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Serian’s Serengeti South

Serian’s Serengeti South is a seasonal tented camp operating from december to april in the north-western Ngorongoro Conservation Area on the southern edge of the Serengeti Plains.

Serian’s Serengeti South is a traditional seasonal tented camp offering an upmarket and old school hosting experience which is getting harder to find these days. The camp is owned by safari guide Alex Walker, and either Alex himself or one of his management team are always in camp to host guests. Although technically “mobile” and offering a close to nature bush experience, the camp is very comfortable and there is an air of quiet quality about everything from the details of the accommodation to the food and service. The guiding is always good and it is great that each set of clients automatically get their own private vehicle and guide for flexible activities. Being on the southern edge of the Serengeti plains, the camp is situated away from the crowds and affords the opportunity for some cultural experiences and extended walking with the option of fly-camping, in addition to seeking out the migration herds on longer drives. If your priority in the southern Serengeti is big game, then you may consider their sister camp, Serian’s Serengeti Kusini, either instead of or in combination with this camp. A five or six night combination of these two camps is perfect for combining big cats, migration, exclusivity, walking and culture.


The camp consists of five elegantly furnished traditional Meru-style safari tents, including a family suite. Each tent has en suite facilities (flush toilet, plumbed basin and bucket shower), proper beds, luggage racks and hanging space, Persian rugs and safari chairs and all tents have plug points. The family suite comprises two en suite tents either side of a small lounge tent (note the tents do not connect internally, although they are all under one fly sheet).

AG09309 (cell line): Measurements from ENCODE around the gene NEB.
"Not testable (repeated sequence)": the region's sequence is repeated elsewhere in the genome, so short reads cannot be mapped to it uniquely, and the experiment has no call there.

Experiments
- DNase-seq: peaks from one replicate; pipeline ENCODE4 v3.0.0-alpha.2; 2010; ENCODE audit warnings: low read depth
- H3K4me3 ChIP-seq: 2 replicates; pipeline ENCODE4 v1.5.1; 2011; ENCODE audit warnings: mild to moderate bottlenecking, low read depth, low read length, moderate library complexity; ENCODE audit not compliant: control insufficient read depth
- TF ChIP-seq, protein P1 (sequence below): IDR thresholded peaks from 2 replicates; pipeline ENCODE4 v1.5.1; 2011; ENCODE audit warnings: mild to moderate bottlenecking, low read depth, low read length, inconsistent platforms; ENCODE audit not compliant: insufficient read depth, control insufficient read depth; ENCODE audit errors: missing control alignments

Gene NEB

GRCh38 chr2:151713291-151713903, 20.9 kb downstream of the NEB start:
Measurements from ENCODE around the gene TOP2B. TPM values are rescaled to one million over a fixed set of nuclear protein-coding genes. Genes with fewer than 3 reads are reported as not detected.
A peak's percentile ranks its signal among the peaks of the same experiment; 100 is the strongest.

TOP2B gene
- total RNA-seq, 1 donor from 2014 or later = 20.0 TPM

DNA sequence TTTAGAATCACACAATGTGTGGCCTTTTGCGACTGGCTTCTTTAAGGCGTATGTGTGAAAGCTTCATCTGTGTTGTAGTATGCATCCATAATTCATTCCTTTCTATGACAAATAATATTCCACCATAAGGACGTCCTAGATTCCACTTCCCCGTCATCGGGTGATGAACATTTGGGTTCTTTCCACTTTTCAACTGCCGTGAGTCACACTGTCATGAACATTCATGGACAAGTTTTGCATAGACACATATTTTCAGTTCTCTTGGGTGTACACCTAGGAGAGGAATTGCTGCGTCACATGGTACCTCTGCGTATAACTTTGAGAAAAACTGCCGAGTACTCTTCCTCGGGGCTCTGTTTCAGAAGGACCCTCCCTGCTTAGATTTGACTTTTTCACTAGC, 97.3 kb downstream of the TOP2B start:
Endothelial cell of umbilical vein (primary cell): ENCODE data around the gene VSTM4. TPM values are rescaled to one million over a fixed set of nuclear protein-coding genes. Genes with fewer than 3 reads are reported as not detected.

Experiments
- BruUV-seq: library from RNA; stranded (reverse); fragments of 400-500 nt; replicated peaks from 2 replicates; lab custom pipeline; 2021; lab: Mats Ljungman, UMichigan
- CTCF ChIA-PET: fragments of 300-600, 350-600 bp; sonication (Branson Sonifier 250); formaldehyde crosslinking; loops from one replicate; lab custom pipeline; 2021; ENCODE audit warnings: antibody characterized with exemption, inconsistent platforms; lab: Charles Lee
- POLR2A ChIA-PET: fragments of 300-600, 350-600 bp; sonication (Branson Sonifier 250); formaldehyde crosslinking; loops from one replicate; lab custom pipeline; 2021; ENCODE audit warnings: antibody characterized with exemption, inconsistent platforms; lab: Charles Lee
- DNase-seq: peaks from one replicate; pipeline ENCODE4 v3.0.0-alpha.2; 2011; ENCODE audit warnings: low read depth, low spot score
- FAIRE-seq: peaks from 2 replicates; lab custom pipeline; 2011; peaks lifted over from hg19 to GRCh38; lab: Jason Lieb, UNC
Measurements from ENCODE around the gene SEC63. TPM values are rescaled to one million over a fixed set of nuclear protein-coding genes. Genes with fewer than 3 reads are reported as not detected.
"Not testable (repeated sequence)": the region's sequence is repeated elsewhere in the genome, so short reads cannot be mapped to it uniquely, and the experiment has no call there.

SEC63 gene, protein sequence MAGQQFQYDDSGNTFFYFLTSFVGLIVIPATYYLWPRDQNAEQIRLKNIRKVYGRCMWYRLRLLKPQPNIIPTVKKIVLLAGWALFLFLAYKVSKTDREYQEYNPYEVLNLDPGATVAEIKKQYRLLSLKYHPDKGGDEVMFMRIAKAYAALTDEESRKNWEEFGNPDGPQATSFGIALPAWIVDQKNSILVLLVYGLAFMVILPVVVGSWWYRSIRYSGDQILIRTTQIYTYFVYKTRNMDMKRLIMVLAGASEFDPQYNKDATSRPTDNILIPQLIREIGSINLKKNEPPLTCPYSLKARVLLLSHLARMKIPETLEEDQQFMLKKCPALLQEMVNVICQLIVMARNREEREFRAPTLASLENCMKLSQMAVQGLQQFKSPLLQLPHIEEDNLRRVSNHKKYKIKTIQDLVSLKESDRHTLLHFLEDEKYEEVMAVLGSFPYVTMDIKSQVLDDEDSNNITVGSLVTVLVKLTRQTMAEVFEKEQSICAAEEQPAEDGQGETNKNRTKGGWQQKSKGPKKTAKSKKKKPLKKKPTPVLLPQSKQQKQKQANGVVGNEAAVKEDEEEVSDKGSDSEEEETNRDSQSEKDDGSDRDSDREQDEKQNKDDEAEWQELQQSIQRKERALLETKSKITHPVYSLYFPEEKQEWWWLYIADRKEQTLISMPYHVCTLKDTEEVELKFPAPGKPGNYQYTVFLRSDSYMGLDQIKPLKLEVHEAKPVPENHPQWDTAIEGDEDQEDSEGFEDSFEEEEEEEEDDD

Central Areas

There is a central tent which houses a cosy lounge/bar and a separate dining tent, although most meals are taken alfresco if weather permits. There is a camp fire area around which to enjoy evening drinks.


Wi-Fi – No
Power for Charging – Yes
Swimming Pool – No

Habitat & Wildlife

With an area of some 14,000 sq. km, Serengeti is probably the best-known wildlife sanctuary in the world. The ecosystem includes the National Park itself, the Ngorongoro Conservation Area, Maswa Game Reserve and Kenya’s Masai Mara National Reserve, together forming one of the most complex and least disturbed ecosystems on earth. The landscape was originally formed by volcanic activity in the Ngorongoro highlands and it varies from the open short grass plains in the south, to savannah and scattered acacia woodlands in the centre, to extensive woodland and black clay plains in the west, to hilly wooded grassland in the north. Most of the permanent water is found towards the northern and western areas, the lack of permanent water and food in the south being the main reason for the annual migration.

The park is home to approaching 2,000,000 wildebeest, 500,000 Thomson’s gazelle and 250,000 zebra: the largest concentration of plains game in Africa. More than 30 species of herbivores are found here, as well as all the major predators and nearly 500 species of birds.

The southern reaches of the park consist of endless ‘short-grass’ open plains. In the heart of these plains on the border of the Serengeti National Park and the Ngorongoro Conservation Area is an area known as Ndutu, where a series of partial soda lakes and marsh areas are surrounded by woodland. Many of the camps and camp sites in the southern Serengeti are located in this area. To the west the open plains are bordered by the woodlands of the Maswa Game Reserve, and a secondary hub of camps can be found along the edge of woodland, known as the Kusini area. To the east the plains are endless, stretching south-east through the Ngorongoro Conservation Area and north-east towards the Loliondo Game Controlled Area which borders the eastern Serengeti.